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How Intermountain Saved $1.2M With Neonatal Telehealth Program

Analysis  |  By Christopher Cheney  
   December 21, 2018

Avoiding air medical transfers of newborns from community hospitals to tertiary hospitals saves an average of $18,000 per flight.

Intermountain Healthcare's neonatal telehealth service has improved quality of care at community hospitals and reduced risky transfers of critically ill newborns, recent research published in Health Affairs shows.

Earlier studies have shown that 10% of newborns require breathing assistance, and 1% need resuscitation. Although hospital-based clinicians who care for newborns attend biannual newborn resuscitation programs, researchers have found key skills decline within months of course attendance.

Intermountain's neonatal telehealth service provides clinical and educational support at 17 Intermountain facilities and four partner hospitals that do not have neonatologists on staff. The telehealth service provides access to neonatologists based at four Intermountain tertiary hospitals with neonatal intensive care units (NICUs).

This week, a co-author of the Health Affairs research told HealthLeaders that the neonatal telehealth service is a valuable capability at community hospitals.

"We use a synchronous, video connection with bedside teams. These teams provide hands on care for the newborn and may be guided through procedures by the neonatologists. These specialists provide their expertise for newborns that are delivered at rural or community hospitals that were previously not typically managed at these hospitals, but often transported to larger facilities," said Stephen Minton, MD, neonatology medical director at Intermountain's Utah Valley Hospital in Provo.

Minton's research team examined newborn transfer data over a yearlong period at eight hospitals participating in the neonatal telehealth program. The researchers found that the program reduced the odds of a neonatal transfer 29.4%. This figure was associated with an estimated 67 fewer transfers annually and cost savings of $1.2 million.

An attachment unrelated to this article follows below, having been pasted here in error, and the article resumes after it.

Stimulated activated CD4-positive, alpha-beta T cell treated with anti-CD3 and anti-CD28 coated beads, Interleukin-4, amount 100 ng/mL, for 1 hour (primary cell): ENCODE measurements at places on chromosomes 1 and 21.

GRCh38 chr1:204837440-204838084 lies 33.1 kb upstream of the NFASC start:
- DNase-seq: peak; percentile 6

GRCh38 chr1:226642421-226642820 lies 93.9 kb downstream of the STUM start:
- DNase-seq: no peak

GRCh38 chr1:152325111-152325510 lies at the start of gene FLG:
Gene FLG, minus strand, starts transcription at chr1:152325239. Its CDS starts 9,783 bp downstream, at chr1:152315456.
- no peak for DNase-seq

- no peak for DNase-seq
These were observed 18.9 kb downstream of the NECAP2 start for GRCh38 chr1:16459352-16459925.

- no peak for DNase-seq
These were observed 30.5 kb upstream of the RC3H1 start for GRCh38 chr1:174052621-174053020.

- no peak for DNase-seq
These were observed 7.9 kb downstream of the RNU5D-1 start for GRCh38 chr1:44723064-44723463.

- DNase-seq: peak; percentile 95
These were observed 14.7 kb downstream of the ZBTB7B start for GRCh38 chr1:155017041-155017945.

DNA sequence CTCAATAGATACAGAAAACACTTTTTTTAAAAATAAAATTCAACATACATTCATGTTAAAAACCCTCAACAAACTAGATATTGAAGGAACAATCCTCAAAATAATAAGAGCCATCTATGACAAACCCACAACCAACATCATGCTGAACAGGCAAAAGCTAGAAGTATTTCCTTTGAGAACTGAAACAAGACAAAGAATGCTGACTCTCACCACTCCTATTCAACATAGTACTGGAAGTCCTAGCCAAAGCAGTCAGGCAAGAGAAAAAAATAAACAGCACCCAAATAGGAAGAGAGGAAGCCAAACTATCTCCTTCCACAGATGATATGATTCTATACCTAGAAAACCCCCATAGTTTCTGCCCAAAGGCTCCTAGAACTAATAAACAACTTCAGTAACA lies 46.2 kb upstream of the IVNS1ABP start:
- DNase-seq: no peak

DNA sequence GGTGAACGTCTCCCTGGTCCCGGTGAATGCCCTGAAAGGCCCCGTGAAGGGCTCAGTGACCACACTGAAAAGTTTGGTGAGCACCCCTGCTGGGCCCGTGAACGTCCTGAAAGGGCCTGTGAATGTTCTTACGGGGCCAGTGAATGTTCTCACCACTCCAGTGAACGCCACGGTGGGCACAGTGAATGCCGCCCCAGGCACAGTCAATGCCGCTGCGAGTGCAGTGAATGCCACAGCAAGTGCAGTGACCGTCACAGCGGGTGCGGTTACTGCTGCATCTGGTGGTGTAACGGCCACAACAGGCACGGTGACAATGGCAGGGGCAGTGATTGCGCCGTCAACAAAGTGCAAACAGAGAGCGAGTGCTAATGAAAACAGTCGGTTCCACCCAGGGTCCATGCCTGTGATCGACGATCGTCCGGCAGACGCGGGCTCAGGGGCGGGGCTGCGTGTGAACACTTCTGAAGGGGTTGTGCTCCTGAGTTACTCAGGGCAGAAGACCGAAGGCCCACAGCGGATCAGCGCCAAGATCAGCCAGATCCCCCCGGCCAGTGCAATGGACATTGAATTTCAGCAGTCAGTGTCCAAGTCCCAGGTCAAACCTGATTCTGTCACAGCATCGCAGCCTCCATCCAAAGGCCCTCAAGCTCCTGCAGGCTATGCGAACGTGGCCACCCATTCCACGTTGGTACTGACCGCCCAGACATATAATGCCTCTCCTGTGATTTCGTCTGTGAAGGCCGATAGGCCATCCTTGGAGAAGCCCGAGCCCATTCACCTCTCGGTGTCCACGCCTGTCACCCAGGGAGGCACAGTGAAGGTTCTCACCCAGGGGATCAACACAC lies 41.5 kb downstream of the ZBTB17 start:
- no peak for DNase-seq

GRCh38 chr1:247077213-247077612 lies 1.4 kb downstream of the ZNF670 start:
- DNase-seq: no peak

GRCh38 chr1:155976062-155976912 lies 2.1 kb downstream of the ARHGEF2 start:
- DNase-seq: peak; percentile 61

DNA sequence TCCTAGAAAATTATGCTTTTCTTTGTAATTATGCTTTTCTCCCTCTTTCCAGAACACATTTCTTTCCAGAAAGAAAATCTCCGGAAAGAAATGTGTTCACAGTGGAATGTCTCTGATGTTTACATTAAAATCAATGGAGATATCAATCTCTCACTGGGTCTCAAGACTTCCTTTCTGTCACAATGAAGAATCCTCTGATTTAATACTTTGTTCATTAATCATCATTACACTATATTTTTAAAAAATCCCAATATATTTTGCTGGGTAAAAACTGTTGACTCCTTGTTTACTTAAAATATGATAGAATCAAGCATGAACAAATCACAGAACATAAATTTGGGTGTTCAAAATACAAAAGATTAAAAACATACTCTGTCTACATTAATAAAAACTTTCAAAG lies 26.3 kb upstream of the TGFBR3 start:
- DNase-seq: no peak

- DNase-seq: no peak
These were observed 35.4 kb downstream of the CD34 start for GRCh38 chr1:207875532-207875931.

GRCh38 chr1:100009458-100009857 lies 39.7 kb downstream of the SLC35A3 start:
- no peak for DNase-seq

Avoiding transfer of critically ill babies helps support the financial viability of community hospitals and has clinical benefits such as averting the risk handoff communication errors and high-altitude flights.

The neonatal telehealth program features several services and benefits.

  • For newborns such as premature infants who require transfer to a NICU, neonatologists are available to guide pre-transport stabilization until the specialized neonatal transport team arrives
  • Neonatologists, who are familiar with unique newborn physiology and emergency procedures, act as subject matter experts and coach bedside teams for infants who have serious conditions such as infections
  • When a need for neonatologist assistance is identified prior to delivery, a consultation can be scheduled prior to birth
  • Synchronous resuscitation support at the bedside creates educational opportunities for hospital staff to learn from neonatologists

The costs to implement the neonatal telehealth service were limited, Minton said. "No additional FTE were added for the newborn critical care program, only the dedicated efforts of physician champions. The service was implemented with technology and implementation support from telehealth team."

Christopher Cheney is the CMO editor at HealthLeaders.


Ten percent of newborns require breathing assistance and 1% need resuscitation.

Intermountain Healthcare's neonatal telehealth service enables participating community hospitals to avoid transferring some critically ill newborns.

Averting transfers cuts costs and avoids clinical risks such as handoff communication errors.

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